Now is the Time for an Energy Revolution in India
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In the 21st century, we know that with power comes progress. We know that electricity can increase household per capita income by 39 percent. Businesses are able to operate at higher levels of productivity. Farmers can run irrigation systems and processing machines that improve their yields. Electricity enhances safety, learning, and has less impact on the environment than dirty diesel fuel.
This is why we are launching The Rockefeller Foundation’s Smart Power for Rural Development initiative, a $75 million initiative to light 1,000 villages in India and impact the lives of one million people in three years.
We believe that now is the time for an energy revolution in India. Here are four reasons why:
First, demand. According to the International Energy Agency, energy demand in India is expected to more than triple in the next three decades.
Second, a convergence of new technologies and innovations. For example, the proliferation of mobile usage is dramatic and opens up countless of opportunities for innovation.
Third, is the rise of entrepreneurs who are looking for new opportunities and new markets and impact investors who want investments that generate social and environmental impact, as well as a financial return.
Finally—there is a commitment from the highest levels of leadership in the Indian government.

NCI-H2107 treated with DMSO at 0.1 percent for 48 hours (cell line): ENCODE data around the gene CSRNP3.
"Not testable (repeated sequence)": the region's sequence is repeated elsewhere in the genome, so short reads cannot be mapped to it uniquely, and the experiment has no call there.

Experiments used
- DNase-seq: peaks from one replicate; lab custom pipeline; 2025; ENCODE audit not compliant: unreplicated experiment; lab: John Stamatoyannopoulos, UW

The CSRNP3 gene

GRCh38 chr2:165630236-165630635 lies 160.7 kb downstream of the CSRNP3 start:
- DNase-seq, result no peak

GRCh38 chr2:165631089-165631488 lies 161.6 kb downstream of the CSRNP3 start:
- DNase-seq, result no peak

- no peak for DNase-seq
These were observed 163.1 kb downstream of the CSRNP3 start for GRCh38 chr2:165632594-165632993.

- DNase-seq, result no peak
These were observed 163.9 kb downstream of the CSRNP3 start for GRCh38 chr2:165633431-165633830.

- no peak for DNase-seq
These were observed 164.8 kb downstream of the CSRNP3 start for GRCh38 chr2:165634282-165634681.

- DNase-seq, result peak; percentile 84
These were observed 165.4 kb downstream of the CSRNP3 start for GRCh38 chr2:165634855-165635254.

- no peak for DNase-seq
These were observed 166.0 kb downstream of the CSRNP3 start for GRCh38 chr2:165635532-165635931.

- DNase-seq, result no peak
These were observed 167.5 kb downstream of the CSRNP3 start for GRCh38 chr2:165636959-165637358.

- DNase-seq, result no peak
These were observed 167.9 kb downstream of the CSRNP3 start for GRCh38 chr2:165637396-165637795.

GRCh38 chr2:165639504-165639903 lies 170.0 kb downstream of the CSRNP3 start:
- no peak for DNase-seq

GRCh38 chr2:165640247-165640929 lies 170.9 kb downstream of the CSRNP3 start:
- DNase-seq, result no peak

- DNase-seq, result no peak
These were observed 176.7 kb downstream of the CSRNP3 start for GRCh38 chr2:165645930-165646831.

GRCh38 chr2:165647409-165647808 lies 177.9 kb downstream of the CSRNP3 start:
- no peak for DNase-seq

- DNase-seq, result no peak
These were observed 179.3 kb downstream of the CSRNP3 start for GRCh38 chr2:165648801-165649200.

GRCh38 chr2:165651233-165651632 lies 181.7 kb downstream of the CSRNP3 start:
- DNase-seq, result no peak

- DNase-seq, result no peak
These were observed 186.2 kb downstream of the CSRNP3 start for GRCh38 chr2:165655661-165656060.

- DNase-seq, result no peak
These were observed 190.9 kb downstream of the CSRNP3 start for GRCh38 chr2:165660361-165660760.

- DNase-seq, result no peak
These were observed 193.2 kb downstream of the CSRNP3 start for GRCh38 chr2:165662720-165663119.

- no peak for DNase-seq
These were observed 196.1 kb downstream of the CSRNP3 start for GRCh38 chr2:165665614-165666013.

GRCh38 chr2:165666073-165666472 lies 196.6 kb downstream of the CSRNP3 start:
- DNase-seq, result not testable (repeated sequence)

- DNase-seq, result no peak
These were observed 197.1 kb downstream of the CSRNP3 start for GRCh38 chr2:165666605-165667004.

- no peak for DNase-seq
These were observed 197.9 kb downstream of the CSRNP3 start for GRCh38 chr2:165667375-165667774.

Together with our partners in India, we have developed an innovative model of delivering clean energy via decentralized minigrids—The Smart Power model.
It is not the technology itself that is the big innovation, but rather it is a market innovation. We bring together of three types of customers:
First, an anchor tenant, such as telecommunications companies that need electricity to run their mobile phone towers and are currently relying on expensive and environmentally polluting diesel.
Second, small enterprises, such as carpenters or agri-businesses, that need electricity to operate and grow, and will pay for reliable electricity.
And third, villagers who can pay only some small amount for electricity, which is all they need.
In this model, an anchor tenant, for example a telecommunications company operating local cell towers, would assure a baseline level of demand, making it profitable for an energy services company operator to build a power plant.
With the anchor tenant in place, the plant operator can sell electricity to other local businesses and to households, thus building demand for power, and benefiting new and future local businesses and households.
We have seen through our pilot projects how the provision of power opens up opportunities for economic development in rural villages: creating more jobs and new industries, increasing productivity, and improving access to education.
To help drive this initiative forward, The Rockefeller Foundation is partnering with a new company—Smart Power India—led by CEO Jaideep Mukherji. Smart Power India will work with the partners and sectors that will make the Smart Power model both sustainable and scalable including energy service companies, private sector partners, investors, NGOs, communities, and the Indian government.
While our immediate goal is to light 1,000 villages—this is only the beginning. Ultimately, we want to prove that this model is viable not only in India, but in regions around the world where energy poverty persists.
We believe India can lead the world in solving the problems of energy poverty and unleashing greater opportunities for its people.